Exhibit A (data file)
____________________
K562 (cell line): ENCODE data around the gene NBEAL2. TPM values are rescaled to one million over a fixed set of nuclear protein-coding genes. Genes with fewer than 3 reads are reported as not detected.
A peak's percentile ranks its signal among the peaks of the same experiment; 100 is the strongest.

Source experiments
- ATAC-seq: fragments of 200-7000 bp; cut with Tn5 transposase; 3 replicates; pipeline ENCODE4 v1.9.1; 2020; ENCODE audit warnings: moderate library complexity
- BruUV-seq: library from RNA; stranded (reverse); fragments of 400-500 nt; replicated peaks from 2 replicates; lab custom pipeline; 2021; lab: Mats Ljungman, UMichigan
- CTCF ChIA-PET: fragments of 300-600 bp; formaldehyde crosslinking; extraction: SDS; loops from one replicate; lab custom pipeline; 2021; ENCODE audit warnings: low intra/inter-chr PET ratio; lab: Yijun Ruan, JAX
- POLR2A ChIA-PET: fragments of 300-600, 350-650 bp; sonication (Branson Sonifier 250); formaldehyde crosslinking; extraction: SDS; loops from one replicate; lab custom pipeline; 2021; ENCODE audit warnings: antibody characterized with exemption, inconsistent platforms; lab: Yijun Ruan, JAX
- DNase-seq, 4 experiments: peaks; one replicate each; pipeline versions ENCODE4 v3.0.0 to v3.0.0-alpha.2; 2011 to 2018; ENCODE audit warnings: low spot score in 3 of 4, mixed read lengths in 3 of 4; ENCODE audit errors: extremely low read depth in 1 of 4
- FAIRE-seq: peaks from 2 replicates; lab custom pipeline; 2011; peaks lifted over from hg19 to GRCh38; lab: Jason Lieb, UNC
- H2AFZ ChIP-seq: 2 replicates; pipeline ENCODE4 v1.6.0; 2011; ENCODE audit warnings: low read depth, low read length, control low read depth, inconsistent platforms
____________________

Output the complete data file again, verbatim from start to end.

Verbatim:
K562 (cell line): ENCODE data around the gene NBEAL2. TPM values are rescaled to one million over a fixed set of nuclear protein-coding genes. Genes with fewer than 3 reads are reported as not detected.
A peak's percentile ranks its signal among the peaks of the same experiment; 100 is the strongest.

Source experiments
- ATAC-seq: fragments of 200-7000 bp; cut with Tn5 transposase; 3 replicates; pipeline ENCODE4 v1.9.1; 2020; ENCODE audit warnings: moderate library complexity
- BruUV-seq: library from RNA; stranded (reverse); fragments of 400-500 nt; replicated peaks from 2 replicates; lab custom pipeline; 2021; lab: Mats Ljungman, UMichigan
- CTCF ChIA-PET: fragments of 300-600 bp; formaldehyde crosslinking; extraction: SDS; loops from one replicate; lab custom pipeline; 2021; ENCODE audit warnings: low intra/inter-chr PET ratio; lab: Yijun Ruan, JAX
- POLR2A ChIA-PET: fragments of 300-600, 350-650 bp; sonication (Branson Sonifier 250); formaldehyde crosslinking; extraction: SDS; loops from one replicate; lab custom pipeline; 2021; ENCODE audit warnings: antibody characterized with exemption, inconsistent platforms; lab: Yijun Ruan, JAX
- DNase-seq, 4 experiments: peaks; one replicate each; pipeline versions ENCODE4 v3.0.0 to v3.0.0-alpha.2; 2011 to 2018; ENCODE audit warnings: low spot score in 3 of 4, mixed read lengths in 3 of 4; ENCODE audit errors: extremely low read depth in 1 of 4
- FAIRE-seq: peaks from 2 replicates; lab custom pipeline; 2011; peaks lifted over from hg19 to GRCh38; lab: Jason Lieb, UNC
- H2AFZ ChIP-seq: 2 replicates; pipeline ENCODE4 v1.6.0; 2011; ENCODE audit warnings: low read depth, low read length, control low read depth, inconsistent platforms